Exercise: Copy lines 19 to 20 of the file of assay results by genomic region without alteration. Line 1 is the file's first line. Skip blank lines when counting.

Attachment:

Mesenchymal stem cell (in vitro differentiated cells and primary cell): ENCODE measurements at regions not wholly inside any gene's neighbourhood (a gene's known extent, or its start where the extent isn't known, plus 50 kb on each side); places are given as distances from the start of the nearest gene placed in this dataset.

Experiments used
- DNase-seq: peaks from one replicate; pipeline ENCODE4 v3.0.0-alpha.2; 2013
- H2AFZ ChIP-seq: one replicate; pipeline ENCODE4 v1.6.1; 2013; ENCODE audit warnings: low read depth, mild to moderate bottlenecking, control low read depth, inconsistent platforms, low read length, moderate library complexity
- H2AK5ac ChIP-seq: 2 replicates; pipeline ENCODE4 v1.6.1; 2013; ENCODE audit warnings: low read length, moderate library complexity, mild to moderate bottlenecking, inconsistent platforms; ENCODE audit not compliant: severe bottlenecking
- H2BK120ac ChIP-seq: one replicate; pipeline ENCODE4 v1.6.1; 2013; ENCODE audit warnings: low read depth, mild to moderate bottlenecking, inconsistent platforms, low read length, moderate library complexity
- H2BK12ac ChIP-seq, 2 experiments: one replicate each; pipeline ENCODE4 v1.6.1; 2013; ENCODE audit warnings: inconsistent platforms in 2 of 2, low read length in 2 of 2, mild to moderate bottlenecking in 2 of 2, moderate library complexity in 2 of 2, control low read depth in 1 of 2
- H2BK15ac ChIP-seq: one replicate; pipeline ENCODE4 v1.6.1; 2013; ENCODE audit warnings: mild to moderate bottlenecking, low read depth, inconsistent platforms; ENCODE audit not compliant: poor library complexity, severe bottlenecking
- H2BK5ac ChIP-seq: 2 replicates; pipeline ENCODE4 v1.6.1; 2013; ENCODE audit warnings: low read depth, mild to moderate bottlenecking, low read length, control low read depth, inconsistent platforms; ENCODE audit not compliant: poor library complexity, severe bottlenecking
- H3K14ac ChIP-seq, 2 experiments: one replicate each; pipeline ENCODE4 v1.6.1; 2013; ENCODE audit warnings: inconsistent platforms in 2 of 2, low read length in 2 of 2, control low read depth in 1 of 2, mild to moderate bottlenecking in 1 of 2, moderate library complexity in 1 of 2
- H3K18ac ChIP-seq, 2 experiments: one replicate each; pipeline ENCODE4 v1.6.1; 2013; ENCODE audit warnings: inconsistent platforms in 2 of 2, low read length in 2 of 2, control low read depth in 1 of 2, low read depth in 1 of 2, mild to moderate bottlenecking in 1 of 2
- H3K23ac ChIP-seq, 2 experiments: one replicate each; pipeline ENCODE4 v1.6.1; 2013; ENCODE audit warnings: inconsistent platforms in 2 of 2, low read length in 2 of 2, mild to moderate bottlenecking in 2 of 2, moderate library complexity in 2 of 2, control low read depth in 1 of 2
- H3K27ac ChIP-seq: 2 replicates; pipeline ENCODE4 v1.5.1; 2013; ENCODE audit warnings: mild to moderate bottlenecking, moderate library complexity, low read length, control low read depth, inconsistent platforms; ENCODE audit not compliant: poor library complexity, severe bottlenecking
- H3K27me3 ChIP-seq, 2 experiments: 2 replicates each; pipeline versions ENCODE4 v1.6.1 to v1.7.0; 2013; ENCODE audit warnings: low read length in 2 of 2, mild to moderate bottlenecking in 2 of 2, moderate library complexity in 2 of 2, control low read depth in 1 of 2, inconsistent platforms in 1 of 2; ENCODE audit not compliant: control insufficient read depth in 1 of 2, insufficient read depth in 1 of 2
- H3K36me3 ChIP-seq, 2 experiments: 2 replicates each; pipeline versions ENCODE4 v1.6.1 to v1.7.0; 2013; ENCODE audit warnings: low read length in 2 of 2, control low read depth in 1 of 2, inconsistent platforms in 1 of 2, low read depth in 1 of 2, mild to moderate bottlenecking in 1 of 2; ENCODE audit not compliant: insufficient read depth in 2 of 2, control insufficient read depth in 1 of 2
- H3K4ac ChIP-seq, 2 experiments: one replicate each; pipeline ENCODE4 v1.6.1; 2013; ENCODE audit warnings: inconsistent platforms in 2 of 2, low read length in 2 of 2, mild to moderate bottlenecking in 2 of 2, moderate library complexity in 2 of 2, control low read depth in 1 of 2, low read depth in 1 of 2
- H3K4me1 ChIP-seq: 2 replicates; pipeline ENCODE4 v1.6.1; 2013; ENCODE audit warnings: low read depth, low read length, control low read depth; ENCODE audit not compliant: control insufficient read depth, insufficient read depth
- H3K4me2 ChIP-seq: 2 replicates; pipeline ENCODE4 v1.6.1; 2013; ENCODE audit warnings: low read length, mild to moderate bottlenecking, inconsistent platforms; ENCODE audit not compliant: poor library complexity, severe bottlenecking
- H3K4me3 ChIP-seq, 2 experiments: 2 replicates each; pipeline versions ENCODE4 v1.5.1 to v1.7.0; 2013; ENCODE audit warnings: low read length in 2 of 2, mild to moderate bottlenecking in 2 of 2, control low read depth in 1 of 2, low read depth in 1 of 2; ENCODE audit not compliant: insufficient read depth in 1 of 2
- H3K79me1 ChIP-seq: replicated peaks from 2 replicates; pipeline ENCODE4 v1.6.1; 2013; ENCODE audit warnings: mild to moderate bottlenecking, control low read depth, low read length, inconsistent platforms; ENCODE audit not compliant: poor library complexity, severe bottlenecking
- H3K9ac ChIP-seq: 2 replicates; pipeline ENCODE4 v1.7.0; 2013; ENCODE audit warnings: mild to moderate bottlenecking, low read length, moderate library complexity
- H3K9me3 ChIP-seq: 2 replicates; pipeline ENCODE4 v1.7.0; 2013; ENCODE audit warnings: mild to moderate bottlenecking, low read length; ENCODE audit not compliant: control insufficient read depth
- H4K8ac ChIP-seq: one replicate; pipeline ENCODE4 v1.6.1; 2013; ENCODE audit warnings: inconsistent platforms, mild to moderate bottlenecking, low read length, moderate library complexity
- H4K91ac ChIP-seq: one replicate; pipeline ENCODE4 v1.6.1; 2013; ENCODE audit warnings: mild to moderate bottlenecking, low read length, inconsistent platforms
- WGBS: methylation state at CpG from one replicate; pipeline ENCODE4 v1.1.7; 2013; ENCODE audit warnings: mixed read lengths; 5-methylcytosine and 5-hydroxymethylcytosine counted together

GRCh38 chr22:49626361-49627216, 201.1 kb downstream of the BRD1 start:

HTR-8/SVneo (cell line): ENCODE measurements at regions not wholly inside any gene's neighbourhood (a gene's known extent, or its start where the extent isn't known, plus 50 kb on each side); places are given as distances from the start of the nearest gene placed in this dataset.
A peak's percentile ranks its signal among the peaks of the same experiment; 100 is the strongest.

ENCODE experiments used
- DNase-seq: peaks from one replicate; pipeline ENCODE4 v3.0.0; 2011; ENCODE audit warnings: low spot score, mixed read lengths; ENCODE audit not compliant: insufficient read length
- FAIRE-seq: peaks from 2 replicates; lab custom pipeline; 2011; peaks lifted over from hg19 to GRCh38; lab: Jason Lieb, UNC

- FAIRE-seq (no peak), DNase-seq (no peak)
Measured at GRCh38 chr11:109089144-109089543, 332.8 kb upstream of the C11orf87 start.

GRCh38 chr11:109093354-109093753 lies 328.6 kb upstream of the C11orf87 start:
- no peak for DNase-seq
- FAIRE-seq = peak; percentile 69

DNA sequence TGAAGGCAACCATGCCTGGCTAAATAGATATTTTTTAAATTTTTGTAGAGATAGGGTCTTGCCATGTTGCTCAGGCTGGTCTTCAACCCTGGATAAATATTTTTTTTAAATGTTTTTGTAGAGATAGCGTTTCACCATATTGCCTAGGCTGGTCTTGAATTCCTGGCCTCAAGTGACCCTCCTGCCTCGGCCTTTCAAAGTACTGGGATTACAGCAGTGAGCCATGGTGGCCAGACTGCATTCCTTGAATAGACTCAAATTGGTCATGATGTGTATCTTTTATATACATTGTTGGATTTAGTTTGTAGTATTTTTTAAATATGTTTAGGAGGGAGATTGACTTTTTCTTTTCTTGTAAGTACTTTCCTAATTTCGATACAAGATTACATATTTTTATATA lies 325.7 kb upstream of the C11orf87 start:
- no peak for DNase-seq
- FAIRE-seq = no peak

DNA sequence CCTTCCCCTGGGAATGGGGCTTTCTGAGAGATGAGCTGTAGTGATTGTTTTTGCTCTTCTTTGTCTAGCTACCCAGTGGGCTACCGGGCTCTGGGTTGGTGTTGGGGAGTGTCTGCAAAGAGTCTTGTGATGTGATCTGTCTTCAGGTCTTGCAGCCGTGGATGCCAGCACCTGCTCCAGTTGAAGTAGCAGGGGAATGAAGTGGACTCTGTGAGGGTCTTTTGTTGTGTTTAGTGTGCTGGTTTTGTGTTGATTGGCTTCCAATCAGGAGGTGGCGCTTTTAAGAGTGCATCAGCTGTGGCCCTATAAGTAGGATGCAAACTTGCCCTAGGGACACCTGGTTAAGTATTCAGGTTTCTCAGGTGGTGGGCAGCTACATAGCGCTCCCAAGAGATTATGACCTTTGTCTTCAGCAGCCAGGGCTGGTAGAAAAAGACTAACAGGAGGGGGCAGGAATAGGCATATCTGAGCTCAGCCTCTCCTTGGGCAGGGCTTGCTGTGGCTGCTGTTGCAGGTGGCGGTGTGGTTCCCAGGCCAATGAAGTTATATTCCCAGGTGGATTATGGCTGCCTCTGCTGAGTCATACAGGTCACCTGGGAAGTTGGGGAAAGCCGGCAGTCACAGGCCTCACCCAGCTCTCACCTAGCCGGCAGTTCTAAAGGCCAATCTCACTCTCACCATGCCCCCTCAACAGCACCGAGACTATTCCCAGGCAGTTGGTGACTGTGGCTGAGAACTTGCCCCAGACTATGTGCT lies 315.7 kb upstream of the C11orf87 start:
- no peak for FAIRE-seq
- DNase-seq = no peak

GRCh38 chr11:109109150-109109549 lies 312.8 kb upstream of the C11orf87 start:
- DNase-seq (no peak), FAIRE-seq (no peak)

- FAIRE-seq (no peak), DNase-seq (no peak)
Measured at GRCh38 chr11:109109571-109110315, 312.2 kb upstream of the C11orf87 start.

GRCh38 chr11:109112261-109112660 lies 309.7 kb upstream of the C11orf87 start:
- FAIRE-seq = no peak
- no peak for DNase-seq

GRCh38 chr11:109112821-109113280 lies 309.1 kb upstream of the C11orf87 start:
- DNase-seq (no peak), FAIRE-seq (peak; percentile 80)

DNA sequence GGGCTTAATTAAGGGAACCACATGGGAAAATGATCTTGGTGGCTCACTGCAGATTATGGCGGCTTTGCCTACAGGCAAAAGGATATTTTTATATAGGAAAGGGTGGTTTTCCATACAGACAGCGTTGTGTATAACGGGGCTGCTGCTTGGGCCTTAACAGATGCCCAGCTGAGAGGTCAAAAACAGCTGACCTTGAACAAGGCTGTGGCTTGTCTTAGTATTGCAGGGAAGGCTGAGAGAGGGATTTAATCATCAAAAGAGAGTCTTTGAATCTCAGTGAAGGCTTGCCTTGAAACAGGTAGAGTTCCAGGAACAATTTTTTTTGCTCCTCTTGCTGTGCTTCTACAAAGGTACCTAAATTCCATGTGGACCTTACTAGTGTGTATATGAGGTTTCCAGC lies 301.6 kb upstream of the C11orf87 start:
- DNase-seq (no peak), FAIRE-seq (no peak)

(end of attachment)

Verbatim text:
- H3K4me3 ChIP-seq, 2 experiments: 2 replicates each; pipeline versions ENCODE4 v1.5.1 to v1.7.0; 2013; ENCODE audit warnings: low read length in 2 of 2, mild to moderate bottlenecking in 2 of 2, control low read depth in 1 of 2, low read depth in 1 of 2; ENCODE audit not compliant: insufficient read depth in 1 of 2
- H3K79me1 ChIP-seq: replicated peaks from 2 replicates; pipeline ENCODE4 v1.6.1; 2013; ENCODE audit warnings: mild to moderate bottlenecking, control low read depth, low read length, inconsistent platforms; ENCODE audit not compliant: poor library complexity, severe bottlenecking